Cigarette card

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{game, team, player}
{food, make, wine}
{work, book, publish}
{company, market, business}
{film, series, show}
{land, century, early}
{son, year, death}
{system, computer, user}
{car, race, vehicle}
{day, year, event}
{water, park, boat}
{album, band, music}

Cigarette cards are trade cards issued by tobacco manufacturers to stiffen cigarette packaging and advertise cigarette brands.



Beginning in 1875, cards depicting actresses, baseball players, Indian chiefs, and boxers were issued by the US-based Allen and Ginter tobacco company. These are considered to be some of the first cigarette cards.[1] Other tobacco companies such as Goodwin & Co. soon followed suit. They first emerged in the US and the UK; then, eventually, in many other countries.

In the UK, W.D. & H.O. Wills in 1887 were one of the first companies to include advertising cards with their cigarettes, but it was John Player & Sons in 1893 that produced one of the first general; interest sets ‘Castles and Abbeys’. Thomas Ogden soon followed in 1894 and in 1895, Wills produced their first set ‘Ships and Sailors’, followed by ‘Cricketers' in 1896. In 1906, Ogden’s produced a set of football cards depicting footballers in their club colours, in one of the first full-colour sets.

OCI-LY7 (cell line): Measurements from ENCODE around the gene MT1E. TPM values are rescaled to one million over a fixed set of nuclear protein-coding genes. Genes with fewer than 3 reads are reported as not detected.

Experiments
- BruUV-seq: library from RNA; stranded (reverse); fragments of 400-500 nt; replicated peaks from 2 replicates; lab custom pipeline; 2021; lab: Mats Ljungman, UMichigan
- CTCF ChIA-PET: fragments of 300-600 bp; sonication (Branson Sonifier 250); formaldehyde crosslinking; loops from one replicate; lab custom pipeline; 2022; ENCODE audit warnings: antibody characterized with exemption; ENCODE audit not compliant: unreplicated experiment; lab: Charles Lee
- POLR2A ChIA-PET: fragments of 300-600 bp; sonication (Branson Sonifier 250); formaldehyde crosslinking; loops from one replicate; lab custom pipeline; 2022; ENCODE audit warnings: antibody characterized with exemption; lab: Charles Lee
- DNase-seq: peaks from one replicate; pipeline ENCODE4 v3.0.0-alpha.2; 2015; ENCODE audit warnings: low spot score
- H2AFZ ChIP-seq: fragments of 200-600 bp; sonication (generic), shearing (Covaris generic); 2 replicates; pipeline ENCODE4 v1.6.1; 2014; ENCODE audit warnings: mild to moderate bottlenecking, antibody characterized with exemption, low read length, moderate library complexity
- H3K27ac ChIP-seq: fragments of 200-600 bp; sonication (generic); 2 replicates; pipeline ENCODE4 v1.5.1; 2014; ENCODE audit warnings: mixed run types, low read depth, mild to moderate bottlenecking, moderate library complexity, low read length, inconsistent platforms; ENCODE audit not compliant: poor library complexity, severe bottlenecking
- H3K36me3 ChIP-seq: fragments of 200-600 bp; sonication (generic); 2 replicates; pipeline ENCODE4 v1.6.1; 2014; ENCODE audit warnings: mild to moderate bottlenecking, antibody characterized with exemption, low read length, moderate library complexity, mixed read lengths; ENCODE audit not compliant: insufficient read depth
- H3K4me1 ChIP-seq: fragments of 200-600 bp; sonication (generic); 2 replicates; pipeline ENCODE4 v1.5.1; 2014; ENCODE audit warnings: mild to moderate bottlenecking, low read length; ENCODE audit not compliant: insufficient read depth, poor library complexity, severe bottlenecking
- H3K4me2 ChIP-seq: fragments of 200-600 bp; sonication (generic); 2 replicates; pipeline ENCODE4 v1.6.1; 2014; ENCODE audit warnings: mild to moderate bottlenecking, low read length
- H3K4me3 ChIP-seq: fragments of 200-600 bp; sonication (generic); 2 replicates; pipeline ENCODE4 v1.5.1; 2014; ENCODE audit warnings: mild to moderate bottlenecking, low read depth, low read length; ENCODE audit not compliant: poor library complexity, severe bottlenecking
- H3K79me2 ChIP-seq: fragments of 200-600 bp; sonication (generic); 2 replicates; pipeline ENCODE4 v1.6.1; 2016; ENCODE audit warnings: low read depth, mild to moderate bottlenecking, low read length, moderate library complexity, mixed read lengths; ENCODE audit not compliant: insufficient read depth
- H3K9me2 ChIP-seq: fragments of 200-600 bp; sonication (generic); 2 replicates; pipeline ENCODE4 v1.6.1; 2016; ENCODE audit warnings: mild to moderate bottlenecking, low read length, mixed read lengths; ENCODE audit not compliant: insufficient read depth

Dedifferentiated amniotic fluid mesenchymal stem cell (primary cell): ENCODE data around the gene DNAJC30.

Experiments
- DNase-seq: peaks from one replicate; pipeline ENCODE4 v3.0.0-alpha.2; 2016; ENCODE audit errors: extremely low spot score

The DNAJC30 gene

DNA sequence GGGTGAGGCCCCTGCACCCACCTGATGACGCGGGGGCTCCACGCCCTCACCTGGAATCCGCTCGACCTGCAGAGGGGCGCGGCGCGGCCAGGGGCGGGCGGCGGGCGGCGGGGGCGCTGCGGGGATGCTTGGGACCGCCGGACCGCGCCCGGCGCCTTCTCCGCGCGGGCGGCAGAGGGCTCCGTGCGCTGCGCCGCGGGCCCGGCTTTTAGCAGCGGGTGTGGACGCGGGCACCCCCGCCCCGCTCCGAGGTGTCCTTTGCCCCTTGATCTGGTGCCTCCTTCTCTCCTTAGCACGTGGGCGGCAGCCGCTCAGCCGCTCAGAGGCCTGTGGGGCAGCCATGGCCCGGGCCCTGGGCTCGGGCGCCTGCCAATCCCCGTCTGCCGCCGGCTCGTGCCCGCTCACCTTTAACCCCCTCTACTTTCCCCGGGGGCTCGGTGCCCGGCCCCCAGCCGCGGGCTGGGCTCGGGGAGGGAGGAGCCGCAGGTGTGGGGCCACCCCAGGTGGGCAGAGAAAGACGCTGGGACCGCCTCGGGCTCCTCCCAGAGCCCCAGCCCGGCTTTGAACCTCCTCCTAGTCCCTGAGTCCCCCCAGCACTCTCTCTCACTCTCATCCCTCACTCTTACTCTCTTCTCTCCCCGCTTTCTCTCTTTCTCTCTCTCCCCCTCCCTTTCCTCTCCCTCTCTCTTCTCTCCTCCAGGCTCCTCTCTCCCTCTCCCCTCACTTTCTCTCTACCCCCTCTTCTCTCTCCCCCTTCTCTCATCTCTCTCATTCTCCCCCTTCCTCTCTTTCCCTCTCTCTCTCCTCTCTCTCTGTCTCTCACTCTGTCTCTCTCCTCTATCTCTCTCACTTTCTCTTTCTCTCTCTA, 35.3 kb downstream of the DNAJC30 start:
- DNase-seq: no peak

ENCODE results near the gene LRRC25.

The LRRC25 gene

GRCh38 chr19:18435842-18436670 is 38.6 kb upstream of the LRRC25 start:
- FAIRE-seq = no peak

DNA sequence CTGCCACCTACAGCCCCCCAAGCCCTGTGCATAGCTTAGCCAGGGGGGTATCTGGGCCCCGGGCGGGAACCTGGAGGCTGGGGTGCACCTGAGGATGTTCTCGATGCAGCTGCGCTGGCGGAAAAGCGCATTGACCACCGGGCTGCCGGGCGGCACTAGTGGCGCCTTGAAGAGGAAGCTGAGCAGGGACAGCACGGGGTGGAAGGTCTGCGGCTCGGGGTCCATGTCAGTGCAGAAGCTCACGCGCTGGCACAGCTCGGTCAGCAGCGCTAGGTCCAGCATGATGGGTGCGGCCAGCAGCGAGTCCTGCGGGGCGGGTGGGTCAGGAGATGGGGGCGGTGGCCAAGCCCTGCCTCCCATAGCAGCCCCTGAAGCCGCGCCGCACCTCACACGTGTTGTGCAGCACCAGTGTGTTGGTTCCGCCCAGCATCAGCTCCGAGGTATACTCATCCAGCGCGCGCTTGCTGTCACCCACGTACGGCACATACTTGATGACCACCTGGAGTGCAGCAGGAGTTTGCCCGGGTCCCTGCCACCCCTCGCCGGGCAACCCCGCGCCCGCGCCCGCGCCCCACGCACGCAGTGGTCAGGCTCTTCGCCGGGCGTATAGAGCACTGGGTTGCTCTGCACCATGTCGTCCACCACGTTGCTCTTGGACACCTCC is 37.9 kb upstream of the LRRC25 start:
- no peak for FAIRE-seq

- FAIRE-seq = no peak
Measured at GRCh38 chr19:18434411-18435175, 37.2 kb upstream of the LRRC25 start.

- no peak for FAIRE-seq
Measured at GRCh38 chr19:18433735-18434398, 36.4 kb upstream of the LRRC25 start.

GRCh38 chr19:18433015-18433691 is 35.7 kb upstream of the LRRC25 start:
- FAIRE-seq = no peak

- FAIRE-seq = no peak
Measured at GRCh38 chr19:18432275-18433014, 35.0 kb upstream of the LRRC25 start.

Each set of cards typically consisted of 25 or 50 related subjects, but series of over 100 cards per issue are known. Popular themes were 'beauties' (famous actresses, film stars and models), sporters (in the US mainly baseball, in the rest of the world mainly football and cricket), nature, military heroes and uniforms, heraldry [2] and city views.

Today, for example, sports and military historians study these cards for details on uniform design.[3]

Some very early cigarette cards were printed on silk which was then attached to a paper backing. They were discontinued in order to save paper during World War II, and never fully reintroduced thereafter.

World Record

Early in 2007, a world record price was paid in America for a single card - $2,350,000, or roughly equivalent to around £1,200,000. This card was sold later on in the year for another world record price $2,800,000 (approximately £1,500,000) The card in question featured Honus Wagner, one of the great names in U.S. baseball at the turn of the 20th century. Wagner was a dedicated non-smoker and objected when America’s biggest tobacco corporation planned to picture him on a cigarette card without his permission. Threats of legal action prevented its release, but a few slipped out, and it was one of these that stunned the collecting world when it was auctioned.[4]

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